Once you know what keywords you’re going to target, you can start to own them through content domination on that topic. If you create more articles, in-depth information, infographics, videos, and images on a topic than anyone else on the planet (and they're quality), you will dominate the SERPs for that topic.

    Build your domain authority.

    Successfully gaining informational search volume is going to be hard unless you have domain authority. The only way to build authority, of course, is through consistent content marketing and earned off-site links.

    Create pages that contain relevant keywords in the URL.

    When it comes to SEO, your URL is a powerful feature for gaining informational search. The algorithm favors search results that implement the target keyword. Notice how this works out in this general one-word query for “truck.” The first organic result is Wikipedia, obviously, then some Knowledge Graph news, and then this:

    neil_4

    These sites have strong domain authority and rich content on their websites, but they also have a strategic URLs. Each URL includes the target keyword, thus creating an entry into the SERPs. In essence, the URL "brands" the term -- the URL creates an algorithmic identifier of ownership over that particular keyword. 

    If you are targeting a certain keyword, I recommend making pages that use that keyword explicitly. (Though, as always, this should feel natural -- not spammy.)

    Transactional Search

    What It Is

    Transactional searches are those in which the searcher is searching for something that they are prepared to purchase or convert on. I call these "wallet-out, ready-to-buy" searchers. They are positioned precisely at a point in the buying cycle where they are willing and prepared to spend money. Landing pages and product pages target this kind of search.

    Here’s an example:

    neil_5

    Many times, the searches use terms like “buy,” “purchase,” “price,” “promotion,” “deal,” “discount,” etc. Either way, the algorithm intuits that the user wants to make a purchase, so it provides SERP information that is relevant to a purchase.

    neil_6

    Why It Matters

    Transactional searches reflect a user’s desire to buy something. They are prepared to convert. Little needs to be done to push them over the edge.

    Although these searches comprise the least amount of search volume, they are the most conversion-ready.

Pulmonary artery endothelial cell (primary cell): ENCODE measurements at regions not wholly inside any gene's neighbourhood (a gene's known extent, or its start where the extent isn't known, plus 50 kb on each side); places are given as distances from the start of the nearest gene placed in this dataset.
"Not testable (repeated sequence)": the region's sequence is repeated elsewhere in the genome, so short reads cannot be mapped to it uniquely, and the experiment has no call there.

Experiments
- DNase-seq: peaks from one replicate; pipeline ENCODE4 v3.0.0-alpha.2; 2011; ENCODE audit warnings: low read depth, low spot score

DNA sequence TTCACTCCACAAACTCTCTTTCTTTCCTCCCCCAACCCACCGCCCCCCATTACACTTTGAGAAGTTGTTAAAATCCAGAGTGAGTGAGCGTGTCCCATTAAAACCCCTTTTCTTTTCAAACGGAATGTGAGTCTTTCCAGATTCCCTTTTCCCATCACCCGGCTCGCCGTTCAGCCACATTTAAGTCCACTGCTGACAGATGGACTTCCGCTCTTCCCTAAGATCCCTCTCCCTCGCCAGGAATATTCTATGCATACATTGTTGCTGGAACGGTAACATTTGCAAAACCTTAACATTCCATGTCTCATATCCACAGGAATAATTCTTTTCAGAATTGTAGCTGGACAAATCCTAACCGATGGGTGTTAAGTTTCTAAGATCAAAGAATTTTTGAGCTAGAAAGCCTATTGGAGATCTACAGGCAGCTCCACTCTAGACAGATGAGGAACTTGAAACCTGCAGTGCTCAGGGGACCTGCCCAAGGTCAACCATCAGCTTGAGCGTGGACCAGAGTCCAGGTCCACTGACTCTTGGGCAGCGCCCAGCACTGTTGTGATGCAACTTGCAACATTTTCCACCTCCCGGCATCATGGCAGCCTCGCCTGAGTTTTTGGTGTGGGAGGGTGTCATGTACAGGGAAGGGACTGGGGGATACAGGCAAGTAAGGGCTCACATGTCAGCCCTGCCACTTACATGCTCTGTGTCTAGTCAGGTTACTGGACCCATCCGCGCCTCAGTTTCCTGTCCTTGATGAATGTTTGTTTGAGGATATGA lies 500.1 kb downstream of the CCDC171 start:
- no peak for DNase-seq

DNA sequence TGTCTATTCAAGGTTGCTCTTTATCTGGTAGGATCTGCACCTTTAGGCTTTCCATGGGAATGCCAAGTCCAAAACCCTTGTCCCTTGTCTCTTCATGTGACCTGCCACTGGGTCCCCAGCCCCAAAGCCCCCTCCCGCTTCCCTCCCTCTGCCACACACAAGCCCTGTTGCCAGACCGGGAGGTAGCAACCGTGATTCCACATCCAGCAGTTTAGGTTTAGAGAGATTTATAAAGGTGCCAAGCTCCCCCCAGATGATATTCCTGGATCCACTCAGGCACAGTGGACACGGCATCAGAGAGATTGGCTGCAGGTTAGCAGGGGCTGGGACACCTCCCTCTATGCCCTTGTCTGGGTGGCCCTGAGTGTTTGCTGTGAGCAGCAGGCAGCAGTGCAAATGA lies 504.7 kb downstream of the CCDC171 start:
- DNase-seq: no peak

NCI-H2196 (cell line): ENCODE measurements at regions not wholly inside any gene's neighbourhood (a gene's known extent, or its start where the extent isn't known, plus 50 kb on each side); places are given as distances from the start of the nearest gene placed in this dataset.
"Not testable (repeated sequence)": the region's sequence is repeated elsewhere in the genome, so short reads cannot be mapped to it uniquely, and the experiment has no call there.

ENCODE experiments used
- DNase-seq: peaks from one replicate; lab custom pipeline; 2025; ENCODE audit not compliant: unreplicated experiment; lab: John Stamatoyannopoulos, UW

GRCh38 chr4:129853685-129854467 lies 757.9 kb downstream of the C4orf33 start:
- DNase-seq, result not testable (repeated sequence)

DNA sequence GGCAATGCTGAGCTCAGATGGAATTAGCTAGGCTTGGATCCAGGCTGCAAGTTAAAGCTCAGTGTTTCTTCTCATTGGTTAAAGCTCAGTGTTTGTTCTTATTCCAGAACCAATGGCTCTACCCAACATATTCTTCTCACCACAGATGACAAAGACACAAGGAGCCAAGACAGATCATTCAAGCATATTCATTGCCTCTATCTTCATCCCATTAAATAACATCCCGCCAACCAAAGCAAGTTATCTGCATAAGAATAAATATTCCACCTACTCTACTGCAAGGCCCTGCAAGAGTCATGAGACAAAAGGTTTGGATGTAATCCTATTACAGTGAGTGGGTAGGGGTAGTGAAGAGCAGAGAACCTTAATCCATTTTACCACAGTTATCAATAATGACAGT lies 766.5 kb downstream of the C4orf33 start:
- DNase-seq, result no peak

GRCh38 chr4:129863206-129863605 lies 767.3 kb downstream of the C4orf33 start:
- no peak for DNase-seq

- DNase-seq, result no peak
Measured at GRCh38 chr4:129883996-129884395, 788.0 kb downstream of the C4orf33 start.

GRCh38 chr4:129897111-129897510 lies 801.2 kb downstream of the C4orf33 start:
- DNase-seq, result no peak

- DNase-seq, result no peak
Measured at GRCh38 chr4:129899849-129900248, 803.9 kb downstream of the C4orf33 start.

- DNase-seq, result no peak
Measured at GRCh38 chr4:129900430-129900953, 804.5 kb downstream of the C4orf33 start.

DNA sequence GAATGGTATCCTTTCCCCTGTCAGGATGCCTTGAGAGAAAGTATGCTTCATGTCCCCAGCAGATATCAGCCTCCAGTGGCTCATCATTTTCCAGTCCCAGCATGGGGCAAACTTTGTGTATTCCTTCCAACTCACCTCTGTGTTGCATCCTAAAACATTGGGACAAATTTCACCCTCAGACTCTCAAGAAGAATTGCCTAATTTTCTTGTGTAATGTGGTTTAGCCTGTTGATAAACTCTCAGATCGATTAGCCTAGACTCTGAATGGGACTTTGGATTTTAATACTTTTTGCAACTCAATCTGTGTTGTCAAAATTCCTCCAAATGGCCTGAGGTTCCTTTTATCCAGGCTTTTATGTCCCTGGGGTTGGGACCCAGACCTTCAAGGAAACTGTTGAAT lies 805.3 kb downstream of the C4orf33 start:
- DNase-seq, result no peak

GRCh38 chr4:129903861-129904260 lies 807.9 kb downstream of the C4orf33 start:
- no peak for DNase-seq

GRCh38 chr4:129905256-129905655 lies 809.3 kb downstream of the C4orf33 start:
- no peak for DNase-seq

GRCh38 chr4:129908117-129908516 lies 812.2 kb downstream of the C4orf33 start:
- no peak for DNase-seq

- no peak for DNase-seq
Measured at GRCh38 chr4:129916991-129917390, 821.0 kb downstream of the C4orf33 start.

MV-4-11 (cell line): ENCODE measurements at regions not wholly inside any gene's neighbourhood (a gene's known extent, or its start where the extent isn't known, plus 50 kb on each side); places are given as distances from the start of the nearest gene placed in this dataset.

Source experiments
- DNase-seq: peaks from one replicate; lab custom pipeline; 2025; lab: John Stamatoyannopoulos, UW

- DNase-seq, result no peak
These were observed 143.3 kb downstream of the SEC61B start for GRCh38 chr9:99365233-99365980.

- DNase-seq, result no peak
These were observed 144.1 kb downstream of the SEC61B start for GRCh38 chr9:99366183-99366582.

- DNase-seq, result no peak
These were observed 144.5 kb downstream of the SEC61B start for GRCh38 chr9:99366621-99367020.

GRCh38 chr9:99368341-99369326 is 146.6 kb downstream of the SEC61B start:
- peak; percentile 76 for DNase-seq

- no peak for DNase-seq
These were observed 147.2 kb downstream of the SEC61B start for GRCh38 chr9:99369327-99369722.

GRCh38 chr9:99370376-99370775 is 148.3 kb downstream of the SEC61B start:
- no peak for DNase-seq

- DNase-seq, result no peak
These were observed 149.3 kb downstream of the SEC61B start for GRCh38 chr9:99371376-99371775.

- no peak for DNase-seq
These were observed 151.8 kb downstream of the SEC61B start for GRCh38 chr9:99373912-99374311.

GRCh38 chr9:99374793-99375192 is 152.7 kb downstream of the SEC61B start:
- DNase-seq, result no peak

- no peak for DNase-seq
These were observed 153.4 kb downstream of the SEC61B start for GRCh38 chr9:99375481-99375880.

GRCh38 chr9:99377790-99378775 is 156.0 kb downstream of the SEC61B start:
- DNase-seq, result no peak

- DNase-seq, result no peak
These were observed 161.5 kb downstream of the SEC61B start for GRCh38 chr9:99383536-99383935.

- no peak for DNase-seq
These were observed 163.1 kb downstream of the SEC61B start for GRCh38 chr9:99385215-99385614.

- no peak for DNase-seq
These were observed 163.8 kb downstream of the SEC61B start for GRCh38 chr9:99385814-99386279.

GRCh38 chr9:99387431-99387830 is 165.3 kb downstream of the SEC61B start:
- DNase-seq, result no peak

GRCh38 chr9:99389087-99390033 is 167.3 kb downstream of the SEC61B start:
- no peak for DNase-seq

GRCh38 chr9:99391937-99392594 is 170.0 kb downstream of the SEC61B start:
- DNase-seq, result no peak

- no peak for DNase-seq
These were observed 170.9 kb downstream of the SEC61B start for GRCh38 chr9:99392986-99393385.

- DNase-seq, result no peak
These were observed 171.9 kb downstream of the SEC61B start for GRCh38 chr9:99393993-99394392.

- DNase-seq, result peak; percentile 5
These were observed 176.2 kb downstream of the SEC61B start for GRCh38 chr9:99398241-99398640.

How to Dominate It

    “Dominate” in the context of transactional searches is not easy. In fact, unless you have a really, really niche product, complete SERP domination is impossible. You can, however, vastly improve your SERP appearance with the following techniques.

    Use schema markup.

    Most transactional searches have Knowledge Graph results in Google. You need to be using markup if you want to land a spot on the product carousels, produce price displays, or feature other KG information.

    Google has proved already that it prefers sites that have markup. If you are not using markup, you are neglecting a chance to gain a spot in Google’s informative and relevant results.

    Create information on the product that includes transactional keywords.

    Google rewards content over against strictly purchase pages. If you want to gain the attention and search traffic of transactional users, create content surrounding their transactional query. 

    For example the query “order vacuum cleaner online” is obviously transactional. However, Yahoo’s shopping site has scored some serious content points by creating a page with information -- comparing prices, reading reviews, finding deals, etc.

    neil_7

    The transactional user will be interested in this content, because it is both transactional and informational. The user’s end goal is to buy, but the page promises information that will make the purchase even better.

    Conclusion

    Although search engine optimization has changed a ton over the past few years, the three main types of searches haven’t changed. Searchers are still using navigational, informational, and transactional searches to get what they want. 

    For you, the business owner, SEO, or marketer, it boils down to this: Give users what they want. Create content and information that the user is searching for.

    The better you do that, the more you’ll dominate.

    How do you optimize for each of the three types of searches?

    Topics: SEO